What is a CRADA?
A CRADA, or Cooperative Research and Development Agreement, is a valuable legal tool for establishing the roles and responsibilities, as well as the eventual ownership rights to any inventions, between a federal lab and a research/development partner in academia or the private sector.
Why use a CRADA?
The standard CRADA template has already been vetted and approved to ensure the rights of the U.S. Government are fully protected. As a result, the CRADA is relatively simple to create and approve. Once completed, the CRADA enables the partnership to move forward without any confusion over who owns the end product and how it can or cannot be used. This simple document, when signed at the beginning of a new collaborative project, simplifies dispute resolution in the future and can save the lab and researcher endless hours of reconstructing conversations and compiling documents should a conflict arise between the partners.
How is a CRADA different than an MOU or a Contract?
The documents are similar; however, the NOAA CRADA has been written with intellectual property rights in mind from the beginning. Therefore, future patenting, licensing, and similar activities can be expedited through the use of a CRADA. MOUs may not contain details regarding ownership of intellectual property, which can pose difficulties later.
CRADAs are not contracting vehicles. The CRADA does not allow for the transfer of US Government funds to an outside party.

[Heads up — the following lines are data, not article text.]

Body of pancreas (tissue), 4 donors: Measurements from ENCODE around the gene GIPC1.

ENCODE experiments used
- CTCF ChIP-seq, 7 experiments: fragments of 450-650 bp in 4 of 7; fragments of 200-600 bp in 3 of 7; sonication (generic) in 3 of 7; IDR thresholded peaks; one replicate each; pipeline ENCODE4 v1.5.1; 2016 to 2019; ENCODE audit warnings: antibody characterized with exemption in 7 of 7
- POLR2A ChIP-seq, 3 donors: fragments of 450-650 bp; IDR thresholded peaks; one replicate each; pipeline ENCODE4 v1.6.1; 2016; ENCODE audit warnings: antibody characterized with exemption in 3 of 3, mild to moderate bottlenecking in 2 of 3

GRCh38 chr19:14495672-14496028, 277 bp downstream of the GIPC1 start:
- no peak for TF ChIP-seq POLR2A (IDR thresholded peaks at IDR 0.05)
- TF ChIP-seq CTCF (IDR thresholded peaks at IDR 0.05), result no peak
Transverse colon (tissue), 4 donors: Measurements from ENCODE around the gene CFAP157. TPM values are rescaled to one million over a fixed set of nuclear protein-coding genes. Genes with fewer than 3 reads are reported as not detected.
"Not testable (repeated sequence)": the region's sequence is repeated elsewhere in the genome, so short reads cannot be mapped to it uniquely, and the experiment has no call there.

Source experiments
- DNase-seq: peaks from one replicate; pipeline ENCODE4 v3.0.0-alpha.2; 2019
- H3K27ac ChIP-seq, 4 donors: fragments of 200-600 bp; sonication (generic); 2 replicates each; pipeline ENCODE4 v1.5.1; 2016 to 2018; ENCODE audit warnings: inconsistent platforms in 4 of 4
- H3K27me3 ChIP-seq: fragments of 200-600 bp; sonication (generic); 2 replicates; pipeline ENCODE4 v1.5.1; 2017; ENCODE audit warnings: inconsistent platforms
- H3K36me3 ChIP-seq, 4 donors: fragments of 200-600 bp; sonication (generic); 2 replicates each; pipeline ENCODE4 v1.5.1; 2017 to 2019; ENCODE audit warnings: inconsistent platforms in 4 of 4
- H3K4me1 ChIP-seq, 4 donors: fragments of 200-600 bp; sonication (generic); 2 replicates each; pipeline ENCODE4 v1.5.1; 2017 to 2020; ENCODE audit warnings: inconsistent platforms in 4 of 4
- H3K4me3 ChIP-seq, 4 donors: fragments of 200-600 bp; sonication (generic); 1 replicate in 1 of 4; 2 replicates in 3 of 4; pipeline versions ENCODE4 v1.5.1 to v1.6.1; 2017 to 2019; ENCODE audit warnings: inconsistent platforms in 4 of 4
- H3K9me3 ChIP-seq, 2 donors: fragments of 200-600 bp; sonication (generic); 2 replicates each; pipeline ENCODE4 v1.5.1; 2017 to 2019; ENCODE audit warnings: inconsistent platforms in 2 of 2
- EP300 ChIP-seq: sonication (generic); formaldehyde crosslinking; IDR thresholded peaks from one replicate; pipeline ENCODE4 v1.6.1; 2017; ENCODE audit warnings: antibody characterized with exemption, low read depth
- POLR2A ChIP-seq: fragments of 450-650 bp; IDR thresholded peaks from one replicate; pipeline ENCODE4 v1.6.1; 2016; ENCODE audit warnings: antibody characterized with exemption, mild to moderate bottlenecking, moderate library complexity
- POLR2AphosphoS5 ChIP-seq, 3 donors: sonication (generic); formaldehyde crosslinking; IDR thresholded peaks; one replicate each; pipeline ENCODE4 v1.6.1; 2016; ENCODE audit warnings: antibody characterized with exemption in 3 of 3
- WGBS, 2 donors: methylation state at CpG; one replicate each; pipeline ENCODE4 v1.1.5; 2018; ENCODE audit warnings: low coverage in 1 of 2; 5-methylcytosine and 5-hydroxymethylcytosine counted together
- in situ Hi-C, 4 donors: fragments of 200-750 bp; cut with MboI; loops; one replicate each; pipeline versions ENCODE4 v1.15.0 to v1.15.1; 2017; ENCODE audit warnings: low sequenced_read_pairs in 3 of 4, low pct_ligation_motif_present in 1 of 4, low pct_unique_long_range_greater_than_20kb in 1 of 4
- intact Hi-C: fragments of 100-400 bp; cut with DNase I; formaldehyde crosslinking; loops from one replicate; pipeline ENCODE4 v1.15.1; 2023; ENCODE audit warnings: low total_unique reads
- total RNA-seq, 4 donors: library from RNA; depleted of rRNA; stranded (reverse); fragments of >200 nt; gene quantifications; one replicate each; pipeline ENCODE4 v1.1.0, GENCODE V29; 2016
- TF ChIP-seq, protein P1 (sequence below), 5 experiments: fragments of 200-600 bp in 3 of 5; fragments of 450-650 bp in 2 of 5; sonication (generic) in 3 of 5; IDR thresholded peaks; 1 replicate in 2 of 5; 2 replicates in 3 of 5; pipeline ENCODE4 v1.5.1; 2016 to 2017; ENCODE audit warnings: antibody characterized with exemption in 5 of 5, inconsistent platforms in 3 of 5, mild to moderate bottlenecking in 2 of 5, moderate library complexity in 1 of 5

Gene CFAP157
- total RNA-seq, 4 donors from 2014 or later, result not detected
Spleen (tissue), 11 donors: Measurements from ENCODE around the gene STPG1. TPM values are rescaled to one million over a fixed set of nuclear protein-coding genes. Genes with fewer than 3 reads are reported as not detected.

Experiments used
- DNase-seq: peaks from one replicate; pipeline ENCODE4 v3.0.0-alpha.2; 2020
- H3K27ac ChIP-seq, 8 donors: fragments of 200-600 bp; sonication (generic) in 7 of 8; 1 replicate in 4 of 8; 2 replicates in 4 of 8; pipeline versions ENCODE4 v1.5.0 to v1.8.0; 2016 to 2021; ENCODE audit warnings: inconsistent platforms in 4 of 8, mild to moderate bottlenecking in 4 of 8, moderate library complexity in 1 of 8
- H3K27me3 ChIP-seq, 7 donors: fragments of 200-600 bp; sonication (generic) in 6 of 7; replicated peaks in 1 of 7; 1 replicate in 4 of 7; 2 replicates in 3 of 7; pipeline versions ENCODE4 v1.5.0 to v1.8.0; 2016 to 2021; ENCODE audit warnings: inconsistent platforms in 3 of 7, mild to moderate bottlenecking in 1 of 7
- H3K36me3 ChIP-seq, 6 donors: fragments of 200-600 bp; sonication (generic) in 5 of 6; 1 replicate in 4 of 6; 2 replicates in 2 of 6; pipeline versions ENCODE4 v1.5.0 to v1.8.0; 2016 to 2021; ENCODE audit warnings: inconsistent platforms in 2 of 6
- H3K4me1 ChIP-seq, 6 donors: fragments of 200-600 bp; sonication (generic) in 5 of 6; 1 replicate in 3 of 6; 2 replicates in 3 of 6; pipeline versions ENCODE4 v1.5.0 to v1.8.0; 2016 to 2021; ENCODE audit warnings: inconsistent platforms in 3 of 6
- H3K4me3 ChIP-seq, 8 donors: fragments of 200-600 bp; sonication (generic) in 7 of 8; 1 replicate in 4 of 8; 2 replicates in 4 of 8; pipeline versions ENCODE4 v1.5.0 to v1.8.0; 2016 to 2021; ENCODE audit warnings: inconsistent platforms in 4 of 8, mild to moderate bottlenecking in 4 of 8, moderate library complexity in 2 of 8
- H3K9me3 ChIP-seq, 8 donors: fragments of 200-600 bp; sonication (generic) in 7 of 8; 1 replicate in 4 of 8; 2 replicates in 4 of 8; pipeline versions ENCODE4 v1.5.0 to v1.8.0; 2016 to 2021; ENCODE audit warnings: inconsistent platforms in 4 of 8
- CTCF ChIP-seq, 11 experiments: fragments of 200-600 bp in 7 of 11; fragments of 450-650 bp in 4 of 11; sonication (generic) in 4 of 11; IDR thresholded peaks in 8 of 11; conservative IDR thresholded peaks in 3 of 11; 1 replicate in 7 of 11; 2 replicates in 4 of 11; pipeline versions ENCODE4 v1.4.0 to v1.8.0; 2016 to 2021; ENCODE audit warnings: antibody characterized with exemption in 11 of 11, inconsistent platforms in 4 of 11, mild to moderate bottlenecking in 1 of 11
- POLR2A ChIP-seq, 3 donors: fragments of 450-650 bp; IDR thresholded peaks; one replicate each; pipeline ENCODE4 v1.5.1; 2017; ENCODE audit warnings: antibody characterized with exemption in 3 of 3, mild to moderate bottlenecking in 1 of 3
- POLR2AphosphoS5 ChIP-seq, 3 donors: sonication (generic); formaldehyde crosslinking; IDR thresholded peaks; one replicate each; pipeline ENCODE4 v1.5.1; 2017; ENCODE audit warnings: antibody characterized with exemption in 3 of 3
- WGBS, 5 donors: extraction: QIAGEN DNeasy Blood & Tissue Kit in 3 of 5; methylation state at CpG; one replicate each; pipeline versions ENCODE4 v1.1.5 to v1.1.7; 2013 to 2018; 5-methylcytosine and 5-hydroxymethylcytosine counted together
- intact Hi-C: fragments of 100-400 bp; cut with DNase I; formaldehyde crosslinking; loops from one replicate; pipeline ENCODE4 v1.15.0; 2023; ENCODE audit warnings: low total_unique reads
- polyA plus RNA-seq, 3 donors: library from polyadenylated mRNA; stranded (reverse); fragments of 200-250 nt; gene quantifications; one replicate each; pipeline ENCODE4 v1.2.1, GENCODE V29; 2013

I don’t have time to fill out paperwork, is this really necessary?
YES! The CRADA is SIMPLE and details a basic level or intellectual property rights protections to all parties involved. This ensures the Federal Government is not paying royalties for any technology it has helped to develop. Since the CRADA is mostly boilerplate language, all you have to do is attach a complete statement of work, which is something you will likely do anyway at the beginning of a project, and fill in the PI information and you are good to go. Remember to sign and submit your CRADA to TPO as soon as you begin discussions with any non-federal collaborators. This one step will save you a lot of time and effort trying to determine who did what and when many years down the line.
Where can I find the instructions for completing a CRADA?
Instructions for completing the CRADA are in NAO 201-103: Cooperative Research and Development and Invention Licensing Agreements.
Who submits and who approves the CRADA?
Since most of the CRADA language has already been approved. It can be drafted and signed by the Lab/Center Director. Copies of the CRADA must be sent to TPO for NOAA’s records and annual reporting. We can also help you with any questions during the preparation of the document.
Do you have samples I can use to structure my CRADA?
The NOAA sample CRADA is available here.